Connecticut regulators want to pay utility customers to sync storage with demand
- Jan 17, 2021 9:00 am GMT
A home battery inverter set up. Photo Credit: Dennis Schroeder / NREL
Written by: Lisa Prevost
A proposal by the state’s Public Utilities Regulatory Authority is designed to drive the deployment of 580 megawatts of energy storage capacity by 2030.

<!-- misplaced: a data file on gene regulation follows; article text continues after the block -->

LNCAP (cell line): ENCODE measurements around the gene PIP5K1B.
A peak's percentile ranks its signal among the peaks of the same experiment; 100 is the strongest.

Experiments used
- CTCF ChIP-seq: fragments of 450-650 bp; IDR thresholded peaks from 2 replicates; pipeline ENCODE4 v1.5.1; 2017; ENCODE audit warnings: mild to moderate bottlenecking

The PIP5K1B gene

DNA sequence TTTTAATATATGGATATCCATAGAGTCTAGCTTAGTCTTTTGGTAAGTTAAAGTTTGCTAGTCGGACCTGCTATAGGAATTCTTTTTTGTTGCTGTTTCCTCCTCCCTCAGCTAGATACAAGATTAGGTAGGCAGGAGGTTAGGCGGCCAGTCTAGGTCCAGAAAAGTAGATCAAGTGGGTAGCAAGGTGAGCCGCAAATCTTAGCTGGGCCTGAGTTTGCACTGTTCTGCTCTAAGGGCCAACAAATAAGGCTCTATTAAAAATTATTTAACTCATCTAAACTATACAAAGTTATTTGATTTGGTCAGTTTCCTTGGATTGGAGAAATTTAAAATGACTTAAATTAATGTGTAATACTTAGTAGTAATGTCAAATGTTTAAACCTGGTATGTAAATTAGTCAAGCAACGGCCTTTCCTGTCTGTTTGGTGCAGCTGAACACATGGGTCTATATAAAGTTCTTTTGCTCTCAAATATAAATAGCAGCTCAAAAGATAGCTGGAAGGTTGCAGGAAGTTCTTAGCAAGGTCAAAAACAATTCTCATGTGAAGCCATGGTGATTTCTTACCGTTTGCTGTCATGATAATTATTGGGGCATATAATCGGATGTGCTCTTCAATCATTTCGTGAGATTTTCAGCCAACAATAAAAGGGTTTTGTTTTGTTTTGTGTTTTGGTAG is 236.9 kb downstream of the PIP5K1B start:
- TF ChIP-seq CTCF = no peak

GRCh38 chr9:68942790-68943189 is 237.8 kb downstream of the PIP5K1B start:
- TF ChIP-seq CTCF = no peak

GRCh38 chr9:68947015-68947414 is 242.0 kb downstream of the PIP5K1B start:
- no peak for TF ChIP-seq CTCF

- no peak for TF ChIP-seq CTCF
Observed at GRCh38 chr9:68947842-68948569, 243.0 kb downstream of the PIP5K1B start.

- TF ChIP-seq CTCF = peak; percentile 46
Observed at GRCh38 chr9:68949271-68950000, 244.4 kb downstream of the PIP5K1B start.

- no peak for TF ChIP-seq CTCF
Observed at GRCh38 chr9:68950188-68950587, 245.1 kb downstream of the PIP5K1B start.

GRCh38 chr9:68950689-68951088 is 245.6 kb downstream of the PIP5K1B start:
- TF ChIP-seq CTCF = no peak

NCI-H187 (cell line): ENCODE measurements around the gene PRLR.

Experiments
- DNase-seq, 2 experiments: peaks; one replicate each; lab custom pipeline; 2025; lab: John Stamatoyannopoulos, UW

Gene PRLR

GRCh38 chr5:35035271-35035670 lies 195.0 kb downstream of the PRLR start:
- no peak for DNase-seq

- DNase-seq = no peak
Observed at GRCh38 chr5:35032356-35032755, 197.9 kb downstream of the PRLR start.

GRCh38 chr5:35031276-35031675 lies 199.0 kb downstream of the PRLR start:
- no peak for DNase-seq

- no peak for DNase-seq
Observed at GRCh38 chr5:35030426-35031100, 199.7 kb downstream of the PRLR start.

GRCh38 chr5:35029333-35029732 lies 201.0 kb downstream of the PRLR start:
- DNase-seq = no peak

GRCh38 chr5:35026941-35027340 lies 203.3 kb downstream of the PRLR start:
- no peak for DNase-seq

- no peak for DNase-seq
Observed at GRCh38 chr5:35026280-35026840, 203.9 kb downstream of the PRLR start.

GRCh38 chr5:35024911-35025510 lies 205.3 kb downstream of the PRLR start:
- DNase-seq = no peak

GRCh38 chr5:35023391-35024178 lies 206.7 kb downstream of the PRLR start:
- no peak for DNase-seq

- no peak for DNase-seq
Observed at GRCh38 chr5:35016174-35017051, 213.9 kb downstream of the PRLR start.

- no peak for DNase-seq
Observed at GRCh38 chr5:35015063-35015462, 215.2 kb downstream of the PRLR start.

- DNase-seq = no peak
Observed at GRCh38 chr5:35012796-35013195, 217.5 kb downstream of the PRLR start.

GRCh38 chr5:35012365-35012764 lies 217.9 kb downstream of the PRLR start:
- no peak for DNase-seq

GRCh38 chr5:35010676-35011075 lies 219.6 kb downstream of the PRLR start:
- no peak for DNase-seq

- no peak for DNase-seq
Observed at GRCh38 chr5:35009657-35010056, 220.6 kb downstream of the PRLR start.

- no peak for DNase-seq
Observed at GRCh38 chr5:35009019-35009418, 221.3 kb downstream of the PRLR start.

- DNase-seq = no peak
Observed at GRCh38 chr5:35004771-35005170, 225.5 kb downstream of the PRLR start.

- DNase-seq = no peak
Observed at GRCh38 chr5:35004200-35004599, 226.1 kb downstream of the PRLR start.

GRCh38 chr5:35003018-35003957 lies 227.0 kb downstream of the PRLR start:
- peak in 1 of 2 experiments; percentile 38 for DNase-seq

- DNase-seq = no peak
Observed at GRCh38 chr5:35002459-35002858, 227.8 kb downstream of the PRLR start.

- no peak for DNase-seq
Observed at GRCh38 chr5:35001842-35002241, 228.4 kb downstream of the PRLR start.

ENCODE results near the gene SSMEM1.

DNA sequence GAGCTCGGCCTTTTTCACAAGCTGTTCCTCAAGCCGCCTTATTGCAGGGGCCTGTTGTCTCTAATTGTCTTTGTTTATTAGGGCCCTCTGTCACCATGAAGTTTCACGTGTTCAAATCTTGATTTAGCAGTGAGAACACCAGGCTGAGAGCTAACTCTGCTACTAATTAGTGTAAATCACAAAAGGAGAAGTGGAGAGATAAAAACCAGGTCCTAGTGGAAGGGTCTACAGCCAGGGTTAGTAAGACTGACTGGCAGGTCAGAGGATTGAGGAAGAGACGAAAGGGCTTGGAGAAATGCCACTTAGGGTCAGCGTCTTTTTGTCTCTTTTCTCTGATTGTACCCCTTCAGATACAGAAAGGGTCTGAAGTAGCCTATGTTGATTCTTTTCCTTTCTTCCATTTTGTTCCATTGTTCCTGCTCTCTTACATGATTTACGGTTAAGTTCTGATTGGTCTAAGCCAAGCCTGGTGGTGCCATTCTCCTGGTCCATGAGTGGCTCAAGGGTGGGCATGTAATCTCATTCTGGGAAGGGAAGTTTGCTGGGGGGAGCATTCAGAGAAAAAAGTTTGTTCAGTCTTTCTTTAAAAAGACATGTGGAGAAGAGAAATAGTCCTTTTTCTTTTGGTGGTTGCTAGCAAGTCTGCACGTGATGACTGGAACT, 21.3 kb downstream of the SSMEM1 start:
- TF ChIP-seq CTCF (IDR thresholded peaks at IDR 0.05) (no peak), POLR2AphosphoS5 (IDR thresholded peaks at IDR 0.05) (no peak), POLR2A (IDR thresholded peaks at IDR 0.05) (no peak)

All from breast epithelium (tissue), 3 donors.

Connecticut utility regulators are proposing the state’s first electric storage program, hoping to get batteries widely deployed to serve both as emergency backup power in ratepayers’ homes and virtual power plants that can feed the grid during times of peak demand.
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